Even better, a new collaboration between fishermen and New England chefs has resulted in Trace and Trust. Fishermen tell chefs where they are going to fish and what they hope to catch. A photo of the catch will then be uploaded on the Trace and Trust website. When the catch is landed, it is assigned a unique ID number and QR code. The fish is then packed on ice and brought to each restaurant. Diners who order the fish receive a card with that same ID number and QR code. They can scan the QR code with their smart phone or enter the ID number on the Trace and Trust website to learn the story of where their fish was caught and by whom. James Beard-nominated chef, Richard Garcia, at 606 Congress, is already using this technique and diners love it. Boston has always taken its seafood seriously. By going straight to the fishermen, the latest round of seafood restaurants ensure that you're getting the finest quality fish.


Posted by Steve Jermanok on 11/01/11 at 01:00 PM
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Monday, April 11, 2011

The Big New York Sandwich Book

I’ve always cherished a good sandwich, from the grilled extra sharp cheddar cheese sandwiches I used to make in my college dorm room at 2 am to a pastrami and rye at Katz’s Deli for lunch. Lately, however, the sandwich has moved out of the midday slot and arrived on dinner menus, a nod to a daring chef’s innovative prowess. New York food writers, Sara Reistad-Long and Jean Tang, have reined in this trend and created a muffaletta of a cookbook, The Big New York Sandwich Book. Culling recipes from the city’s top chefs, Reistad-Long and Tang present such tantalizing fare as a “tartiflette” grilled cheese sandwich created by the Big Cheese himself, Artisanal Fromagerie’s Terrance Brennan. Brennan uses my favorite French cheese, Reblochon, slices of apple-smoked bacon, Yukon gold potatoes, and country bread to design a sandwich that’s not too hard to make, but will blow away my family at dinner time. Chicken of the sea? Throw it back in the water, especially after trying Jean-Georges Vongerichten’s hot and crispy tuna sandwich, served with fresh tuna dipped in extra virgin olive oil on crustless white bread. Daniel Boulud chimes in with his version of a croque monsieur, complete with his recipe of béchamel sauce. My perfect picnic award goes to the Tuscan pear, cheese, and prosciutto panini given to us by Cesare Casella, proprietor of Salumeria Rosi on the Upper West Side. I have a feeling I’ll be devouring this tasty combo sometime this spring next to a bed of tulips.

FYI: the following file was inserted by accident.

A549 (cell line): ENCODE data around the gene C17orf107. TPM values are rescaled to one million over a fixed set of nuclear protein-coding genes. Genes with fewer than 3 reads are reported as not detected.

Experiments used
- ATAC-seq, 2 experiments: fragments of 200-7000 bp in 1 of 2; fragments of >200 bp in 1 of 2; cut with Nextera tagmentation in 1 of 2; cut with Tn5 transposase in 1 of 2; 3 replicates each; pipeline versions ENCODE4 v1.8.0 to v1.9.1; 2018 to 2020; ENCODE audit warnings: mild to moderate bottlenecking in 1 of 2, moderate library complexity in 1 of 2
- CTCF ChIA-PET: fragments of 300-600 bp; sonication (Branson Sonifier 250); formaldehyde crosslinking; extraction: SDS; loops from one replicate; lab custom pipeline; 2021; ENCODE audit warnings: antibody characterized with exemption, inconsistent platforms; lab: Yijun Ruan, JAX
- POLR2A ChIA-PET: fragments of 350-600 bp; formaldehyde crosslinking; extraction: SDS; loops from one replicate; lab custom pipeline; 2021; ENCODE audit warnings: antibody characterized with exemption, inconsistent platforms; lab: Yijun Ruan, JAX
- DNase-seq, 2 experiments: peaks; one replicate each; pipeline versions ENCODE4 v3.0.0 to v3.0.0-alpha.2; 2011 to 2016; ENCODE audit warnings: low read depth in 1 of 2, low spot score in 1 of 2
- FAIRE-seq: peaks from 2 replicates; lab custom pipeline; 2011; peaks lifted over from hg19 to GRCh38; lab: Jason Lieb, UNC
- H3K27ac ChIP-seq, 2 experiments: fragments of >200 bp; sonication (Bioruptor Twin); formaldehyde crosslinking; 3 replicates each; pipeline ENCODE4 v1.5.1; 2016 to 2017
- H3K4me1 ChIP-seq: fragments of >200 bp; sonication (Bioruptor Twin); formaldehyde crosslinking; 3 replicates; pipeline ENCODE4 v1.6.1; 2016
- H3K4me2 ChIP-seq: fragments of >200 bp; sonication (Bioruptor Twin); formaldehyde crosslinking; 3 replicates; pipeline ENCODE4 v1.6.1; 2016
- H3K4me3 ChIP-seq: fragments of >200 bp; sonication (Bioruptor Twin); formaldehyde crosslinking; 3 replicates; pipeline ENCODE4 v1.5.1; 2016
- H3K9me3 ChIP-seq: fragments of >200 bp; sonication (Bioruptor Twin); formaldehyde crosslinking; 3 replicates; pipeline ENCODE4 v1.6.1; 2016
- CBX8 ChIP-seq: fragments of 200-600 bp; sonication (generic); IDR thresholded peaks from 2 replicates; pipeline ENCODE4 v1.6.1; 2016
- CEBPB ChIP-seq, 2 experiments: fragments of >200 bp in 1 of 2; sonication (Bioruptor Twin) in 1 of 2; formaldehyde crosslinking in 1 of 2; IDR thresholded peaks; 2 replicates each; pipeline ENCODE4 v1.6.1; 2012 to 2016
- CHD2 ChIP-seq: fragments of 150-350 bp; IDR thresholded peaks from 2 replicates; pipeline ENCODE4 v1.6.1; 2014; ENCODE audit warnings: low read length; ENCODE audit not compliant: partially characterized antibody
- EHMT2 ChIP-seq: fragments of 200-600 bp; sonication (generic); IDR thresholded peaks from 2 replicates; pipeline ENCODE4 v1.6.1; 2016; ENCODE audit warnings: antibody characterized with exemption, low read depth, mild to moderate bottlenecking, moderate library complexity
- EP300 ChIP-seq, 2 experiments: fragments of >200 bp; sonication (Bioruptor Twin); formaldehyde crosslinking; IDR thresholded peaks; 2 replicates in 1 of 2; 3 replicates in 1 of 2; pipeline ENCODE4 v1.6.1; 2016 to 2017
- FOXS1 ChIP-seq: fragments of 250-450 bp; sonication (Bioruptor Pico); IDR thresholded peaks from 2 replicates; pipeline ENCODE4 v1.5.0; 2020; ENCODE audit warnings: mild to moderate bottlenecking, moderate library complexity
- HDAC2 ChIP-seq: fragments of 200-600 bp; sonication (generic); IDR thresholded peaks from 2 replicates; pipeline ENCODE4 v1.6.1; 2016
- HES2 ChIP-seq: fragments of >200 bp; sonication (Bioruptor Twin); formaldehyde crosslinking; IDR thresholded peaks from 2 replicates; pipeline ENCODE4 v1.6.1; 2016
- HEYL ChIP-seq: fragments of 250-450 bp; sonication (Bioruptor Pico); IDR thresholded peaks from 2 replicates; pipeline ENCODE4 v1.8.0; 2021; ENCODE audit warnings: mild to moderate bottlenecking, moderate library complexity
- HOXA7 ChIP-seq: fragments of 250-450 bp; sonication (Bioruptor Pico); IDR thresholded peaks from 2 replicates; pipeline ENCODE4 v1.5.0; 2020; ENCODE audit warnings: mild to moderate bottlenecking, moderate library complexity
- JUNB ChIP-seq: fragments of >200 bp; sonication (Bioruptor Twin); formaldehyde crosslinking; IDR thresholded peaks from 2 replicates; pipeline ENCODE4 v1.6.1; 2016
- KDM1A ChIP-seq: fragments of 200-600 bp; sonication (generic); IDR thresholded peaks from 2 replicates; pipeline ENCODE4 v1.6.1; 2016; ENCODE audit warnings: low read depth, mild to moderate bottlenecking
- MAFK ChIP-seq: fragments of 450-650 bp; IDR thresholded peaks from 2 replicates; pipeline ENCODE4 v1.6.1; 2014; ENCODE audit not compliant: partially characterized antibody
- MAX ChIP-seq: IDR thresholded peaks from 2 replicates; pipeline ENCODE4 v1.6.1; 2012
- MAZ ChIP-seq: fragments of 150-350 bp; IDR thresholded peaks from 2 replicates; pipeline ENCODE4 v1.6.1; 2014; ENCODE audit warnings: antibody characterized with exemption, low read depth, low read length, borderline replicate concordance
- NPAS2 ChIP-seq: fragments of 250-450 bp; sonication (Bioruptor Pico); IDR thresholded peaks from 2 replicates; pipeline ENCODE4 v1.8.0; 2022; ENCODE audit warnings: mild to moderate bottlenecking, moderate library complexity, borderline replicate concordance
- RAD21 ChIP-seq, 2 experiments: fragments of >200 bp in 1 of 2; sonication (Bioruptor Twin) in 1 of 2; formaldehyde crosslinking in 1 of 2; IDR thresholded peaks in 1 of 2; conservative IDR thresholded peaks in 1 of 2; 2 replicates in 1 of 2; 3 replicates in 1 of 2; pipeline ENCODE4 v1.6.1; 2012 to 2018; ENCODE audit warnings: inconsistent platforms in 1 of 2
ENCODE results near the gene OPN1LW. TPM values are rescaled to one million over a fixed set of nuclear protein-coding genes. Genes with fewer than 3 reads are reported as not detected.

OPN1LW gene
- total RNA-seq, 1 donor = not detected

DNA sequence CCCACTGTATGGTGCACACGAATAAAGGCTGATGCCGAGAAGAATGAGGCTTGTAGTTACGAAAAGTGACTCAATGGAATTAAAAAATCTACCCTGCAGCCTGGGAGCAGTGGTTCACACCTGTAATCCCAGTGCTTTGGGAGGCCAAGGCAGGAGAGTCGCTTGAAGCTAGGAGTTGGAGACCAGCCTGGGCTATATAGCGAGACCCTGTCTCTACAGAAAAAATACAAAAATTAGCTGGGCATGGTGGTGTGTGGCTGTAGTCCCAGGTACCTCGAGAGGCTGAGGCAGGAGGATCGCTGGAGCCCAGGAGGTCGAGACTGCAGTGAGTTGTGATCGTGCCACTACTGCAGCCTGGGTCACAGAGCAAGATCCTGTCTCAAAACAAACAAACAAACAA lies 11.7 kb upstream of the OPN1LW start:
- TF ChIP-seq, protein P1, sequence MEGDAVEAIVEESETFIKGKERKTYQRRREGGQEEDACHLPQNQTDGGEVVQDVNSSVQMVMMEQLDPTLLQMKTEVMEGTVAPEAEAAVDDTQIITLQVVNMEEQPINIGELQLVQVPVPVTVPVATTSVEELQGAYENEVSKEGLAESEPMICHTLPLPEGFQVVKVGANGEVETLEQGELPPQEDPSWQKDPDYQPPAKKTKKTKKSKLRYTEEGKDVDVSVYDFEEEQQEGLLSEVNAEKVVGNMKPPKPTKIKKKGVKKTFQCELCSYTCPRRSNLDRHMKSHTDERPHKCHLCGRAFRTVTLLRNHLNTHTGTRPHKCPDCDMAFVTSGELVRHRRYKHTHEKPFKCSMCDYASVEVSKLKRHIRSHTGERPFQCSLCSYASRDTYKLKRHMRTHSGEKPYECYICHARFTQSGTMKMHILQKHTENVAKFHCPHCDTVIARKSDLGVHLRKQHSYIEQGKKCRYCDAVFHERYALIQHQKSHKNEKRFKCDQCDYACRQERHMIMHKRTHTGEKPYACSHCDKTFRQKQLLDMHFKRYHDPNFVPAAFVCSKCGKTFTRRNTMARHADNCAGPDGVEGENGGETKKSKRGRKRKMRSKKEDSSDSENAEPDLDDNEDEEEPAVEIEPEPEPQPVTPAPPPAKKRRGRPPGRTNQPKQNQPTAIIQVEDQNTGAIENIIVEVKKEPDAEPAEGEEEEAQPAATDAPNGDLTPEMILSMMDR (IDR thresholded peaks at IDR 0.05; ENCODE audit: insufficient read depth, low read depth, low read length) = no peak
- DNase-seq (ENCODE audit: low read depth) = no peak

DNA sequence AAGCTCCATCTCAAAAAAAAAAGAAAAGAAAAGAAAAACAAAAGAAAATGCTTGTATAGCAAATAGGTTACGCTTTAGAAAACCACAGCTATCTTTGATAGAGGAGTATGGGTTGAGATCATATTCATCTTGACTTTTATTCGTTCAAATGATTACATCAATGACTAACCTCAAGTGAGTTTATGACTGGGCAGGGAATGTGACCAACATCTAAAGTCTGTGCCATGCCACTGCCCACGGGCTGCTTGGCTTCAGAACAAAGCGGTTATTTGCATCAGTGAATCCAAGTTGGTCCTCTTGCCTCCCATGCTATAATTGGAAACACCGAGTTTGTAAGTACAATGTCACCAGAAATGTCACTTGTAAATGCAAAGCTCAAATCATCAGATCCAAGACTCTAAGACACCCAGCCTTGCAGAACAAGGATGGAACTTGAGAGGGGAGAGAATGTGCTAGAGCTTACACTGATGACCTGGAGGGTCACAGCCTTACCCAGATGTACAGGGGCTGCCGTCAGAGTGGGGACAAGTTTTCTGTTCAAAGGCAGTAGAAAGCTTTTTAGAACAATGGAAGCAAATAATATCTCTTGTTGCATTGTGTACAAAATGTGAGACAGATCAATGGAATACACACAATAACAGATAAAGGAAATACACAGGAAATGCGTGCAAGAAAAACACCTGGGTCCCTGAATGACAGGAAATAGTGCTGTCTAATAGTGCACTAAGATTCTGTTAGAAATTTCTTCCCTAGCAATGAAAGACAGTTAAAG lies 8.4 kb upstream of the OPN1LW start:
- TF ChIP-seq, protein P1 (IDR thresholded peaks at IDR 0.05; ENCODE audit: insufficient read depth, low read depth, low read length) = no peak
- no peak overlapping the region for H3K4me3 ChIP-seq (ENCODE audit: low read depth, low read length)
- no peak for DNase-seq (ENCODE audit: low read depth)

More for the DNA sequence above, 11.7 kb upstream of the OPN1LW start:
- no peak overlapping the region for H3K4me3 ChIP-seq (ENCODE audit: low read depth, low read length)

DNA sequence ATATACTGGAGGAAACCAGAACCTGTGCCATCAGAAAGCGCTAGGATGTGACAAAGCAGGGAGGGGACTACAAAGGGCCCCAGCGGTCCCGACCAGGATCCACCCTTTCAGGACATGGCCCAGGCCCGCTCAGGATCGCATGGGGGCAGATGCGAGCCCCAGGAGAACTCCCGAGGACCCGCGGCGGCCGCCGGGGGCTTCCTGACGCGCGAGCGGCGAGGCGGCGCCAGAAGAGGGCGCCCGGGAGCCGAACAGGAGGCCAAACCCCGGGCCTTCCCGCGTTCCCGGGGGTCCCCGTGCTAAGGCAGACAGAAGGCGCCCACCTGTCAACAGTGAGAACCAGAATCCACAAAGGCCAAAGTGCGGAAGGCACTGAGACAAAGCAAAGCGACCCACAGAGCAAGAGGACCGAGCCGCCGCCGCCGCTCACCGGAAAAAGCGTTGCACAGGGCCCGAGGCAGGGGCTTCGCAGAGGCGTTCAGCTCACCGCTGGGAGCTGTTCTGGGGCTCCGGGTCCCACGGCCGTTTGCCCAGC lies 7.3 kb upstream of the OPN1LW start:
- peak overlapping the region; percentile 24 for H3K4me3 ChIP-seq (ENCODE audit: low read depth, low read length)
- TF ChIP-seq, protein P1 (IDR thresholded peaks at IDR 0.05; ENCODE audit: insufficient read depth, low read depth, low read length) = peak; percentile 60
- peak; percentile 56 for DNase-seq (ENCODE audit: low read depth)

Posted by Steve Jermanok on 04/11/11 at 01:00 PM
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Friday, March 11, 2011

My Favorite Pizza Joint in America

Deep dish pizza is eaten with knife and fork, but contrary to what many folks think, it is not a thick crust pizza. Dough is patted high up the side of a deep dish pizza pan, with ingredients placed in reverse order to a regular pizza. Mozzarella cheese comes first, followed by additional toppings like sausage, pepperoni, or mushrooms, all doused with chunks of fresh plum tomato sauce.  In Chicago, Lou Malnati’s has perfected the art of pizza making. The crust has just enough butter to make it flaky but not soggy. The sausage is a dense layer of meat. The chunky tomatoes in the sauce are both sweet and zesty.  Lou got his start in the business working with his dad in Chicago’s first deep dish pizzeria in the 1940s, before opening his restaurant in a northern suburb, Lincolnwood, in 1971. Getting a table at Lou Malnati’s can try your patience, so follow the advice of the wise Fran Leavitt, my mother-in-law, who happens to be a native Lincolnwooder. Call in advance and ask how long a wait, putting your name down on the list. Then order your pizza and salads on the phone, so when you finally do show up, 10 minutes prior to your approximate wait time, your pizza will already be cooking in the oven.